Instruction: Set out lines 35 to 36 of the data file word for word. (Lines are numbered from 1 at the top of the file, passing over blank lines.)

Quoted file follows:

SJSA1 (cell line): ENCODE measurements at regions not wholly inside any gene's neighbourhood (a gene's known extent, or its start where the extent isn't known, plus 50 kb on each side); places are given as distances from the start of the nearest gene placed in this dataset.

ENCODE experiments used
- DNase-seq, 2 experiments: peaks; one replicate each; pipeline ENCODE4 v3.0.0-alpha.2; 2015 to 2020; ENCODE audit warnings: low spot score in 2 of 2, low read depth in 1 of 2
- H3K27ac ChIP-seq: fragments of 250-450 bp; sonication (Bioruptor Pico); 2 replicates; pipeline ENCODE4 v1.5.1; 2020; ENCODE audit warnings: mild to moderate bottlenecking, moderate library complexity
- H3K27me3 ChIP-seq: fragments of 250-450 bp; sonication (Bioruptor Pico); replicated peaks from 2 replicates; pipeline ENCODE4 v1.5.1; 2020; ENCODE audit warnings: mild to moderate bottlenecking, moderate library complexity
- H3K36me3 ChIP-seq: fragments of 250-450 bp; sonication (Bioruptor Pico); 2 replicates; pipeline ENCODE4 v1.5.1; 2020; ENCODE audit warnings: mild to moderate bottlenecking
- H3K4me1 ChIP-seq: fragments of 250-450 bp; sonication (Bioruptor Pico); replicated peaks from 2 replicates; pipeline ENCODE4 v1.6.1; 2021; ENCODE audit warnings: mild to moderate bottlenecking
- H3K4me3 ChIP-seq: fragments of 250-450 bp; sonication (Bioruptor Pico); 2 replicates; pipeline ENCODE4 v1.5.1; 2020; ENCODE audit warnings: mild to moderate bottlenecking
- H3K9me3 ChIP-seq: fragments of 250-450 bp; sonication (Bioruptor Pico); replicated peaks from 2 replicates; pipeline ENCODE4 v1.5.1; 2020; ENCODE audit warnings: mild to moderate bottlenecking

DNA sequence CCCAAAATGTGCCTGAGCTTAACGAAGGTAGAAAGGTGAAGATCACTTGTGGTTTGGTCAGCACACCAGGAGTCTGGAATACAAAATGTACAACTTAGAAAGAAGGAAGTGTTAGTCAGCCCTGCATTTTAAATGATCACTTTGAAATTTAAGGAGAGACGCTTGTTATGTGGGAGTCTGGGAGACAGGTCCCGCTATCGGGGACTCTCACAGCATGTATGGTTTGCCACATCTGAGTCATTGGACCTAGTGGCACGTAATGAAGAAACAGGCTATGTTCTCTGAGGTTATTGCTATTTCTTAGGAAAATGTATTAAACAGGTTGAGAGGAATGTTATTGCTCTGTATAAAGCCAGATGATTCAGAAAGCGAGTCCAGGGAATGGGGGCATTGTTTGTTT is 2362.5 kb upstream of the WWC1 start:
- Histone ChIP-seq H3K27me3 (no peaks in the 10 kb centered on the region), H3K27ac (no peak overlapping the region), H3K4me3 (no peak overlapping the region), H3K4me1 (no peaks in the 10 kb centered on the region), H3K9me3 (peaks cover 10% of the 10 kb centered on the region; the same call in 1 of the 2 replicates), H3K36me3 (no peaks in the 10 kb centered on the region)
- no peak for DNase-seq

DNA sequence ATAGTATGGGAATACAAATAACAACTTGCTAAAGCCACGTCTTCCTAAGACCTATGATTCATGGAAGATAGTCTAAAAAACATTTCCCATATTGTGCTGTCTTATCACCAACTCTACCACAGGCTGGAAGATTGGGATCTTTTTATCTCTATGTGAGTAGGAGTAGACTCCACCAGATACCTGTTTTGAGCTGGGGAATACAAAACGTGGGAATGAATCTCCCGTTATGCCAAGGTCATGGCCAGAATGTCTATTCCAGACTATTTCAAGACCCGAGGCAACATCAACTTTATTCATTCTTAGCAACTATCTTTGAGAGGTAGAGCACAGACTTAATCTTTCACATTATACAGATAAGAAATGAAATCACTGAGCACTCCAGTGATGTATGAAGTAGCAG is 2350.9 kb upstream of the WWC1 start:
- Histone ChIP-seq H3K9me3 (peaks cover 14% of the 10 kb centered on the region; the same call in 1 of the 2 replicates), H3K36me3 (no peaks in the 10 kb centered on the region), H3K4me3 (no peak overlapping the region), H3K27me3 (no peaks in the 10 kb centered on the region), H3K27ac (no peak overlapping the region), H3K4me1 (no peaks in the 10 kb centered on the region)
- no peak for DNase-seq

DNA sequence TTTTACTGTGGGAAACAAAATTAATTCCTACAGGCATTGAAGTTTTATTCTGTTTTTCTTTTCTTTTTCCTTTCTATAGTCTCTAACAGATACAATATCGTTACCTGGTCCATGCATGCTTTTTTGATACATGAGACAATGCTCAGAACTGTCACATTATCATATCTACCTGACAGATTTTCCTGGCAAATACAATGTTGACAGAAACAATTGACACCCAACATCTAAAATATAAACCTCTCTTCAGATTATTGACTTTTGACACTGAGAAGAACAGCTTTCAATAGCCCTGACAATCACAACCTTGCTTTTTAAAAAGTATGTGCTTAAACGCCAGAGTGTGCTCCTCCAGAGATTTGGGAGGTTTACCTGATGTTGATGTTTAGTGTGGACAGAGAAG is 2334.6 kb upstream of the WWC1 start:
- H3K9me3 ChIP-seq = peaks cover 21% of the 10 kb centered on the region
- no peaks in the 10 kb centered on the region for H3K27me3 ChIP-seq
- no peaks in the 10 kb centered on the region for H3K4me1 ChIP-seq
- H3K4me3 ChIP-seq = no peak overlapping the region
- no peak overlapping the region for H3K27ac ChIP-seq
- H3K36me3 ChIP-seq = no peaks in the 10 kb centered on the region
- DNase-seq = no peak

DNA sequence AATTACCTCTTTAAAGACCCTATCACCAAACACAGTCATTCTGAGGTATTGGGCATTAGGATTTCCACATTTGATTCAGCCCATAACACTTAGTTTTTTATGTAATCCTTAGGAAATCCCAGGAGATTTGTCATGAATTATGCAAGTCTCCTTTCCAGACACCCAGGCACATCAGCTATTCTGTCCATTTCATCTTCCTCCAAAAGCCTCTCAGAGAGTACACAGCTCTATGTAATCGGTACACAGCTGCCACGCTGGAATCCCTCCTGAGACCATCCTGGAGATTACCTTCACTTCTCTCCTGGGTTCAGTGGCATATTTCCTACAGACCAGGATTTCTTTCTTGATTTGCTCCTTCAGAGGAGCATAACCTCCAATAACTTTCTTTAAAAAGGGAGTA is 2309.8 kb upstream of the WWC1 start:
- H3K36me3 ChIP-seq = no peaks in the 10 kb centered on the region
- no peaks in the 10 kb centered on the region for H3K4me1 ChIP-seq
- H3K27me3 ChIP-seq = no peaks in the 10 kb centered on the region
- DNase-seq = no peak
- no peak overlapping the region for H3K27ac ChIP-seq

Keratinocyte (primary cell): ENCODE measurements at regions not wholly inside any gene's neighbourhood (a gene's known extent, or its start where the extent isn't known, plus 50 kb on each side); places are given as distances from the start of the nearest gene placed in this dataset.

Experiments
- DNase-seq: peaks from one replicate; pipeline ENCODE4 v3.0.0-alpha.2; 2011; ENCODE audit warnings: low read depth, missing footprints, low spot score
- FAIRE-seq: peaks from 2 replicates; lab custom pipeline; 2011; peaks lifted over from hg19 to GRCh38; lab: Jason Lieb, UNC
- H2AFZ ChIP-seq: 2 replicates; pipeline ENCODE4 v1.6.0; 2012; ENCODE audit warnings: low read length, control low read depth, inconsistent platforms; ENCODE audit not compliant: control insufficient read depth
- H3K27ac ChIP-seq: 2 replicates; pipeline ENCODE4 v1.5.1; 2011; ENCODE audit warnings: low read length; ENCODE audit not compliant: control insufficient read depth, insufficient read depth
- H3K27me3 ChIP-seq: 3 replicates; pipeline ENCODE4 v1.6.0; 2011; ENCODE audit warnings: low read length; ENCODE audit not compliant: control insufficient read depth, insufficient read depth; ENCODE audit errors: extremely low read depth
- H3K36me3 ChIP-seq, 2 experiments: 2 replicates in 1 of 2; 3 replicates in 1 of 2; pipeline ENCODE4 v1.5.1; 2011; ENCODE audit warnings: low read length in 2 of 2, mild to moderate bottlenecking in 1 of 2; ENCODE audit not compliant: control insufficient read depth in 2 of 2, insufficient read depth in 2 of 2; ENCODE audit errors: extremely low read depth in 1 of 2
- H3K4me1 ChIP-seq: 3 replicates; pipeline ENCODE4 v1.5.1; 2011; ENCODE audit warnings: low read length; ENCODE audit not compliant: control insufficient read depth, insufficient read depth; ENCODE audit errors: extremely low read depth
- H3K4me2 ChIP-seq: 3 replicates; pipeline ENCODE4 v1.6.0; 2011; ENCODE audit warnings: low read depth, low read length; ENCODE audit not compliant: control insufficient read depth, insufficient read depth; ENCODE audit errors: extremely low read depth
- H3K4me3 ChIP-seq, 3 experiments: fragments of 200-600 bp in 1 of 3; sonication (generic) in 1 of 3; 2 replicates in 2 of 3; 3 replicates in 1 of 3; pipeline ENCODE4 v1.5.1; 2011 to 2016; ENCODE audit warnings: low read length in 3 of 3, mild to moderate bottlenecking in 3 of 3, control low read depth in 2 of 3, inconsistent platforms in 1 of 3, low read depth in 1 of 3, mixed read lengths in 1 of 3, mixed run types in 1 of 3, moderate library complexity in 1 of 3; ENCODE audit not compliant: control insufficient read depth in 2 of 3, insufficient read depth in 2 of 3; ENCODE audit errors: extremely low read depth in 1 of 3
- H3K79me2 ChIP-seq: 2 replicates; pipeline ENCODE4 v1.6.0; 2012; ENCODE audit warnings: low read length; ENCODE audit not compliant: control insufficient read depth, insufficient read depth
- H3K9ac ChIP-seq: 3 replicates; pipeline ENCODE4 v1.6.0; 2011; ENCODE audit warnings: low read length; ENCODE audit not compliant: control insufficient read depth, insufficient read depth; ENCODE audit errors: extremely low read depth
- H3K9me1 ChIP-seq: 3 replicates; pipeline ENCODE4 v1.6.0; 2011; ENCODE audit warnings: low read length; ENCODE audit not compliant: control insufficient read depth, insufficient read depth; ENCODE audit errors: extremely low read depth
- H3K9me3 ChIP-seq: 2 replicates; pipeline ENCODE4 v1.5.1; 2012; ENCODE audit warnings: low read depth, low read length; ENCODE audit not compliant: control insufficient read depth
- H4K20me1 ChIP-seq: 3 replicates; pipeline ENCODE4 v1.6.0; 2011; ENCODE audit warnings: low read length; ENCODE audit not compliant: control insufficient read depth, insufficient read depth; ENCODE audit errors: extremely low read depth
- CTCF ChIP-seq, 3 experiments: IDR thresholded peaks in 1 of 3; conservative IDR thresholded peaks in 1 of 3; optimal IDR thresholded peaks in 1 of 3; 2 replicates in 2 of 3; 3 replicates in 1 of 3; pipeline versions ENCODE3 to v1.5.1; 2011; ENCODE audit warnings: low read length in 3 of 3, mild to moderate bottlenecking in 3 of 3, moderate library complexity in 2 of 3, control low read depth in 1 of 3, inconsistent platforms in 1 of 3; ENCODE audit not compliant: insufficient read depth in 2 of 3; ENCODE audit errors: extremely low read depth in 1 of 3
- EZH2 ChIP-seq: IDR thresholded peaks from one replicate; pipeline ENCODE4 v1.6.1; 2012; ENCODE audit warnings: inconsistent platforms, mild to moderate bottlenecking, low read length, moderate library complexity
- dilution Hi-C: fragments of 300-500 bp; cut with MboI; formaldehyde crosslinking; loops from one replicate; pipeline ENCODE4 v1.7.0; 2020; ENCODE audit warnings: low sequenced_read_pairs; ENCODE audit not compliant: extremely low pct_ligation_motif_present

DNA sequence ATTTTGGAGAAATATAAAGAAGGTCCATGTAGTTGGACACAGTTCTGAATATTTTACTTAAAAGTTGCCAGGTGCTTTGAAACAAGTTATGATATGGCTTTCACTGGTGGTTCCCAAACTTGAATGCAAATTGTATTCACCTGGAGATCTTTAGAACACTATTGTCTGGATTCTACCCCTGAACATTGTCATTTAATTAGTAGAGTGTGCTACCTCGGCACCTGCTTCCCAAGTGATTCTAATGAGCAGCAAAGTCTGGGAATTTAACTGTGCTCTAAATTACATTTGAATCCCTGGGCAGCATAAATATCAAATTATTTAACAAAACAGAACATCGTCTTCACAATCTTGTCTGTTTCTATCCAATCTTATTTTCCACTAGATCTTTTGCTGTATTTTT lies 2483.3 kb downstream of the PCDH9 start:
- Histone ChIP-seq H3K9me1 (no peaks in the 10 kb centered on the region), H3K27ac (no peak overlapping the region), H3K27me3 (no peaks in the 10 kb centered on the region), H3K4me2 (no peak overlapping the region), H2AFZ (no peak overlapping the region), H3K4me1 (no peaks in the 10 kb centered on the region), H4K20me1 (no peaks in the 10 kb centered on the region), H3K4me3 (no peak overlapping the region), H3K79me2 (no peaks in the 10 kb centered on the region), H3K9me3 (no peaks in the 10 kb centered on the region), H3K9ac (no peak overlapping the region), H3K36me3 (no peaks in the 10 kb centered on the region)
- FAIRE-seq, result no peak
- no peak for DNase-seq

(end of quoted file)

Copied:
- H3K27ac ChIP-seq: 2 replicates; pipeline ENCODE4 v1.5.1; 2011; ENCODE audit warnings: low read length; ENCODE audit not compliant: control insufficient read depth, insufficient read depth
- H3K27me3 ChIP-seq: 3 replicates; pipeline ENCODE4 v1.6.0; 2011; ENCODE audit warnings: low read length; ENCODE audit not compliant: control insufficient read depth, insufficient read depth; ENCODE audit errors: extremely low read depth